Gather evidence: If the harasser is texting, emailing or sending cards or notes, keep copies. Don’t delete them. Make sure you take a screen shot of any texts and print them so you don’t lose them if your device crashes or you buy a new one. Print emails and keep them in a safe place.

Report it: You should report the sexual harassment. Make sure you’ve followed the company sexual harassment policy and reported it to the correct person. They should have alternate people to report it to in case one of them is your harasser. I suggest reporting it in writing. If you’ve only reported it verbally, follow up in writing. Something like, “This will confirm our conversation on April 15, 2023 in which I reported sexual harassment by my supervisor John Doe. I reported the following instances of sexual harassment to you: [list them]. Please take prompt action to investigate this matter and address this situation."

File with EEOC: If you’ve already reported it and they won’t take action, and your employer has at least 15 employees, then filing with the United States Equal Employment Opportunity Commission is the next step. Filing with them is a prerequisite to filing a lawsuit for sexual harassment. Depending on your state, you have 180 or 300 days from the date of discrimination to file. You are protected from retaliation if you file a charge of discrimination with EEOC. That isn’t so say they won’t still retaliate, but if they do you can report the retaliation to EEOC and possibly sue. If your employer is too small for EEOC, some states and local governments cover smaller employers. Here in Florida, Miami-Dade, Broward, Orange, Lee, Pinellas, Hillsborough, and Palm Beach counties cover employers with 5 or more employees. You would file with the agency that covers the smaller employer in that case.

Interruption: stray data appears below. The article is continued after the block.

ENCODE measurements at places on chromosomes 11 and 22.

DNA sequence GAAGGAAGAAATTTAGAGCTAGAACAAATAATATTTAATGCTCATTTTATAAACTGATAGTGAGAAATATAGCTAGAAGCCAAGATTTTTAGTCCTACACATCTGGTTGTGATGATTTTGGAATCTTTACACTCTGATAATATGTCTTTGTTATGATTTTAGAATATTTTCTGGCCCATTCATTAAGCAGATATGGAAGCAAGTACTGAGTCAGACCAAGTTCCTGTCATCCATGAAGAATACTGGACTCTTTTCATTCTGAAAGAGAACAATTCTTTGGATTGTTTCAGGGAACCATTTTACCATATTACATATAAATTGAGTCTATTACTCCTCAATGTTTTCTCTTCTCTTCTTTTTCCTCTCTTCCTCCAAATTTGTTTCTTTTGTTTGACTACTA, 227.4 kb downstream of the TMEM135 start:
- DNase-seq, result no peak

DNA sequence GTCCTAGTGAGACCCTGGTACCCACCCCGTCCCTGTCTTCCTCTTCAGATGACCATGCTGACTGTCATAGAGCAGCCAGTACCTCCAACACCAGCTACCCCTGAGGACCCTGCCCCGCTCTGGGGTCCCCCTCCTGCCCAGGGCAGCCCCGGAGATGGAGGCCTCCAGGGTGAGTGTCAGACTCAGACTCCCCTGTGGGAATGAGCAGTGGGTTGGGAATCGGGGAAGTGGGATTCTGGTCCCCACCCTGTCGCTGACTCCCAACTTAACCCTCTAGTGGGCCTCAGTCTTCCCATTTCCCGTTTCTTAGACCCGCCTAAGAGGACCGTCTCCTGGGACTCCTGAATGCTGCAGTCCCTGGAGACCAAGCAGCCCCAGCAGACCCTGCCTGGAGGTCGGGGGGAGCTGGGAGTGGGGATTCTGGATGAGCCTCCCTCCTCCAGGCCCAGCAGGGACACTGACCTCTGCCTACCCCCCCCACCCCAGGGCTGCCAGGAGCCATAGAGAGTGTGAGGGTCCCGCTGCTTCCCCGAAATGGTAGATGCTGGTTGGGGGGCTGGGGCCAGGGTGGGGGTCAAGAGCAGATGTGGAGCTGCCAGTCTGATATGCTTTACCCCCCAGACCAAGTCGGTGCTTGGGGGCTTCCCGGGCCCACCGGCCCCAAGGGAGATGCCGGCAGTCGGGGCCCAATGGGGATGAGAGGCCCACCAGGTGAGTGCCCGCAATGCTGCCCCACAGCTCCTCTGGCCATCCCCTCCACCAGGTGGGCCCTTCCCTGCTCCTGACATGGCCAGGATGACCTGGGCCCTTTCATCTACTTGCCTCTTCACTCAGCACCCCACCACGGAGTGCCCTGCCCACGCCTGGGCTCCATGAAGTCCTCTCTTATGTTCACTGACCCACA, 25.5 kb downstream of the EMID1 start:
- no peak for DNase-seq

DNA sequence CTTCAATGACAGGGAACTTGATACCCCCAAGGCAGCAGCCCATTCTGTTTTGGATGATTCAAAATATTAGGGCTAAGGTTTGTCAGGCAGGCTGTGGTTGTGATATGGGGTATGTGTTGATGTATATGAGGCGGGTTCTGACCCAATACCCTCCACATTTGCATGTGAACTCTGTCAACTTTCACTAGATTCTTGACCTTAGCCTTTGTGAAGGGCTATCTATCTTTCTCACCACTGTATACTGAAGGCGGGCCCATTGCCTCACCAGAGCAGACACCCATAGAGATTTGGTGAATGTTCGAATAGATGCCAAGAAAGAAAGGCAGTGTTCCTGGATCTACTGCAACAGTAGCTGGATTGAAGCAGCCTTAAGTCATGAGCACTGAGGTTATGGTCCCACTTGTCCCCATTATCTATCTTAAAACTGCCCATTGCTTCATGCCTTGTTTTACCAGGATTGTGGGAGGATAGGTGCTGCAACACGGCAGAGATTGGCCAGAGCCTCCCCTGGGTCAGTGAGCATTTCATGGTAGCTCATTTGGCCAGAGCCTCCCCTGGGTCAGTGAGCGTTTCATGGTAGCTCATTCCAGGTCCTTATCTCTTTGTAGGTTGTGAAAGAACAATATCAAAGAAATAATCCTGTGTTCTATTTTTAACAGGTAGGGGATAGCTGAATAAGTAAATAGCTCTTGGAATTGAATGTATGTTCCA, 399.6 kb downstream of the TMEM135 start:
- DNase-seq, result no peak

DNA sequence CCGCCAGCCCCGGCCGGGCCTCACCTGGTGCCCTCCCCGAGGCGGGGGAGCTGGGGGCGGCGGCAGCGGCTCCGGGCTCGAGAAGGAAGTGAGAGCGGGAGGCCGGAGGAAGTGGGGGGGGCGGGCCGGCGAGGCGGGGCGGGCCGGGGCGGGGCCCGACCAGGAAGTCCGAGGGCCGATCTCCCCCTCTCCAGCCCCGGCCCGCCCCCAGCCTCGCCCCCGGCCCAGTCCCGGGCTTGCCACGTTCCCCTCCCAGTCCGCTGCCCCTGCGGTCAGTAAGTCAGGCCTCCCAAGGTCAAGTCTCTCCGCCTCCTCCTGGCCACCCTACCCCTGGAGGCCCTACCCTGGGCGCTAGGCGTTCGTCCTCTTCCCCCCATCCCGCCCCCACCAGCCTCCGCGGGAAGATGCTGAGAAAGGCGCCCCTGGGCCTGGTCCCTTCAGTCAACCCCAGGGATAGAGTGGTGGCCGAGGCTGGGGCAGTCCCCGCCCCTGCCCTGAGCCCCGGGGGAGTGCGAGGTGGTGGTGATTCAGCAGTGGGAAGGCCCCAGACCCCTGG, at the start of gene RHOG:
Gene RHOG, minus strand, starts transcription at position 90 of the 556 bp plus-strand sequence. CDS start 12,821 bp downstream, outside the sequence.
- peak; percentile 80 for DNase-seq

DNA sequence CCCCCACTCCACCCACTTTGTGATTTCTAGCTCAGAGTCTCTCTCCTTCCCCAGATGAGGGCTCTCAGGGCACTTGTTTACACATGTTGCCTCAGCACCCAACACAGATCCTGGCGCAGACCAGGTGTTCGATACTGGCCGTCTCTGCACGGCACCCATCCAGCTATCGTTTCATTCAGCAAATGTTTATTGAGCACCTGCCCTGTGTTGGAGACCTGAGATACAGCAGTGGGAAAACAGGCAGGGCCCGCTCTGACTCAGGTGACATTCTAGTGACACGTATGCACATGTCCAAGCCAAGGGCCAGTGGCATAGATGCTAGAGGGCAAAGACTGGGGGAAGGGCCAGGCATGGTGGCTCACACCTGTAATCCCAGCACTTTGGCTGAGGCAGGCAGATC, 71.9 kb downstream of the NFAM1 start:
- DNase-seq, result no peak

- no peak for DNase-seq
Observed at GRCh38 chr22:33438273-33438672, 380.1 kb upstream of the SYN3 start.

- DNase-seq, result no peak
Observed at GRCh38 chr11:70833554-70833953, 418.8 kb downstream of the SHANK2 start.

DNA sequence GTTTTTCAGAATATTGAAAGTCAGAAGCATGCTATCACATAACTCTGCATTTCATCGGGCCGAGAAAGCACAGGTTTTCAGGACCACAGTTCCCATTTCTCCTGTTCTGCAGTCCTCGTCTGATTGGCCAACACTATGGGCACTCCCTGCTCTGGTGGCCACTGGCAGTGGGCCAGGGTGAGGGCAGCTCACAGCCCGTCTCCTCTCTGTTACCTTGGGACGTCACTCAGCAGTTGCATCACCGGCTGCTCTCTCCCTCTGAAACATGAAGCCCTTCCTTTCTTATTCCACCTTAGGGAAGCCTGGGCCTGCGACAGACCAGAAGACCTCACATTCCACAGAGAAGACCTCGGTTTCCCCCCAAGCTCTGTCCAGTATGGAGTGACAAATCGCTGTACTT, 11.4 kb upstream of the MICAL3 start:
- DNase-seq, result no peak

Contact a lawyer: Contact an employment lawyer in your state who understands sexual harassment and that it is frequently your word against the harasser’s.

Get the heck out: In the meantime, if the company won’t do anything and you don’t feel safe, start looking for another job. Don’t let the harasser bully you out of a job before you’re ready, but don’t feel trapped either. Sometimes a sexual harasser will work on your head and make you feel like nobody else would want you. Don’t believe them.

Remember, sexual harassers are like rapists. It isn’t about sex – it’s about power. If nobody stops them, their behavior accelerates. If you don’t report it, there will be other victims, and the behavior will get worse. Stand up for your right to a safe workplace. Your employer has a duty to keep your workplace free of sexual harassment. It’s the law.

*Yes management side - that's an "or" not an "and" so stop saying "and" because that's just stupid. "And" would mean that the victim had to, for instance, be sexually assaulted on the reception desk by their supervisor in front of coworkers multiple times in order for it to be sexual harassment, and surely you aren't going to try to argue that one. One severe incident is enough. Multiple less severe incidents count too.

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I appreciate your comments and general questions but this isn't the place to ask confidential legal questions. If you need an employee-side employment lawyer, try http://exchange.nela.org/findalawyer to locate one in your state.